Tuesday, February 24, 2009

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Anonymous Anonymous  |  2/24/2009 8:35 AM  |  Flag  
They have shark watch on the beach, they should have pit watch in our neighbourhoods!

Blogger P.  |  2/24/2009 8:57 AM  |  Flag  
And yet I just read a blog saying that pits should not be killed, just given to "responsible" owners. Anyone that wants a pit, a dog bred to be vicious, would not be a "responsible" owner. No one will live their lives with a pit and not come into contact with other people and animals. This would be the only way a pit should be adopted, to a hermit who lives on an island alone. They don't need to be in the company of people or animals.

Anonymous Anonymous  |  2/24/2009 10:02 AM  |  Flag  
I agree with P. And I think the comparison to the shark attacks is a wonderful idea - a true eye opener. Next time a nutter says that bathtubs kill more people, all you have to say is sharks kill less.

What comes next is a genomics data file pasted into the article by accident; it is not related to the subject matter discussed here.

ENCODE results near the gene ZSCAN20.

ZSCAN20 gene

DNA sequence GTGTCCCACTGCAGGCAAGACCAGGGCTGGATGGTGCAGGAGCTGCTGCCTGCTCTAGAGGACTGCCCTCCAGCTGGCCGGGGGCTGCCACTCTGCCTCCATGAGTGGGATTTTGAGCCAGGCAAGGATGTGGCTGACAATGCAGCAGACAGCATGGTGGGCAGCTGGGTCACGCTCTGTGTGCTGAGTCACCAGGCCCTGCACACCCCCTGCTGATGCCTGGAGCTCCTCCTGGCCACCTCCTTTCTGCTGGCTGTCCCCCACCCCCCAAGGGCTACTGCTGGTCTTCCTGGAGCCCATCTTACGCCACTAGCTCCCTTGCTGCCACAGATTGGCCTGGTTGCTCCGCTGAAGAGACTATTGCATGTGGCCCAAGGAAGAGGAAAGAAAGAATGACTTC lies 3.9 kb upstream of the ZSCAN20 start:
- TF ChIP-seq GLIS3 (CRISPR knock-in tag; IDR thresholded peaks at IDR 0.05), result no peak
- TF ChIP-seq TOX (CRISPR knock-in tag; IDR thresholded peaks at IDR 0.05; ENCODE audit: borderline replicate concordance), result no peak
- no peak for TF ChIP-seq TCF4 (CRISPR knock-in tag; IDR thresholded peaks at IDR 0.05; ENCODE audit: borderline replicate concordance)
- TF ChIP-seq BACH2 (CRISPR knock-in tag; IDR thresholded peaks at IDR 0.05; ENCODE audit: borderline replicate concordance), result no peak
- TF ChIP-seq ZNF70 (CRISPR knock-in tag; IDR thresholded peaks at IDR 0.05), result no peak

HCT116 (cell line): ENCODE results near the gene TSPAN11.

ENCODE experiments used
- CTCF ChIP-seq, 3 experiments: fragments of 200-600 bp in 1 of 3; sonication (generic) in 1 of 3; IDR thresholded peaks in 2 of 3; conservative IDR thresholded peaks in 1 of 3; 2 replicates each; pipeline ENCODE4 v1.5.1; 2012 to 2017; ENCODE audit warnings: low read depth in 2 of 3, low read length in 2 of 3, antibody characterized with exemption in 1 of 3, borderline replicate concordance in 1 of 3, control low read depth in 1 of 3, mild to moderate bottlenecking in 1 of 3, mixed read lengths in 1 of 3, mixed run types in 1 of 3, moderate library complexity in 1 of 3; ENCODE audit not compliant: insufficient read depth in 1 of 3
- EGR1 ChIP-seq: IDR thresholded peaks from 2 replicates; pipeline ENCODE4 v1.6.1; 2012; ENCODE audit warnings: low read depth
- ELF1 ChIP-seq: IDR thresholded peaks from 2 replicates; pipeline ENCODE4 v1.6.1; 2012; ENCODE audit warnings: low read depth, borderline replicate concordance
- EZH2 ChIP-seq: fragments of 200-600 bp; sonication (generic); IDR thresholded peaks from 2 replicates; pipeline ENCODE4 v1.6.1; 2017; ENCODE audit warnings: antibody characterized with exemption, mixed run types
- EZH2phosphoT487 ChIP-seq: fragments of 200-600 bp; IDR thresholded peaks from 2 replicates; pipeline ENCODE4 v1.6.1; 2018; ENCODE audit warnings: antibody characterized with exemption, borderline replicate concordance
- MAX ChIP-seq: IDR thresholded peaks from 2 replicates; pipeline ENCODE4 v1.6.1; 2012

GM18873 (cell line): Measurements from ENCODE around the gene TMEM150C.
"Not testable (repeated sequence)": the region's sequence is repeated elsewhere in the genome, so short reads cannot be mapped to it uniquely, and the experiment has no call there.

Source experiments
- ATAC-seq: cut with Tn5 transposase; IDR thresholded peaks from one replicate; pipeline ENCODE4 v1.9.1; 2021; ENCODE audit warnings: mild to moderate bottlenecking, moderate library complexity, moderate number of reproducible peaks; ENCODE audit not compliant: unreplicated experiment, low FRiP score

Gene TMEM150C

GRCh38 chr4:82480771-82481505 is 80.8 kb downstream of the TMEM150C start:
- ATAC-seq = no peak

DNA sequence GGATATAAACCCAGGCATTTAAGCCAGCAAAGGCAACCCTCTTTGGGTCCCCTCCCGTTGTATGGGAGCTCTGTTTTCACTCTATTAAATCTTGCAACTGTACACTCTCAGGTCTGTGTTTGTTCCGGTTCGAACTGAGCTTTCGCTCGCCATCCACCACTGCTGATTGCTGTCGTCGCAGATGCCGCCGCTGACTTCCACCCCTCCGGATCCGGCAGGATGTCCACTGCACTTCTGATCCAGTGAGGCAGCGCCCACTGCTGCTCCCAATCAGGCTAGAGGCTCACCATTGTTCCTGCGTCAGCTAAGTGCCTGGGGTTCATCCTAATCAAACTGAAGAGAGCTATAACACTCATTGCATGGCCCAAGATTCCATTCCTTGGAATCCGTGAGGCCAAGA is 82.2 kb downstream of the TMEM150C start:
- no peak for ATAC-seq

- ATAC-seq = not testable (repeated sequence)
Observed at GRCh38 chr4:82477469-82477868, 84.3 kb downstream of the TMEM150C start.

Anonymous Anonymous  |  2/24/2009 11:02 AM  |  Flag  
The CDC situation needs to be explored in a serious way as an example of a business lobby affecting "public affairs."

Each of these people that made the decision at that time to stop tracking breeds of dogs that attack and kill needs to be carefully examined.

Didn't one live in a small Southern town with a pit bull fighting business clan? Don't some now WORK in the dog industry?

This was a dirty affair that needs to be exposed.

When so-called "authorities" are nothing more than lobbyists for private industry, we have a problem that results in injury and lost lives here.

I think of "scientist" Alane koki exposed in the Georgia newspapers. Many "scientists," "lawyers," and "professionals" seem to belong to the dog fighting & breeding world.

Anonymous Anonymous  |  2/24/2009 11:57 AM  |  Flag  
Excellent response: "Sharks Kill Less." Or, you could say, pit bulls kill at least 15 times the number of Americans than sharks do annually.

Anonymous Anonymous  |  2/26/2009 2:27 AM  |  Flag  
There's a huge gap in data about DBRFs from 2000-2005 after the breeding industry persuaded the feds to stop collecting the data.
Probably another 75 deaths from Pit Bulls occurred during the "black out" before DBO started.

Only Karen Delise seems to have this data but won't release the raw data.

A good research project for University of Florida would be to study Broward County.

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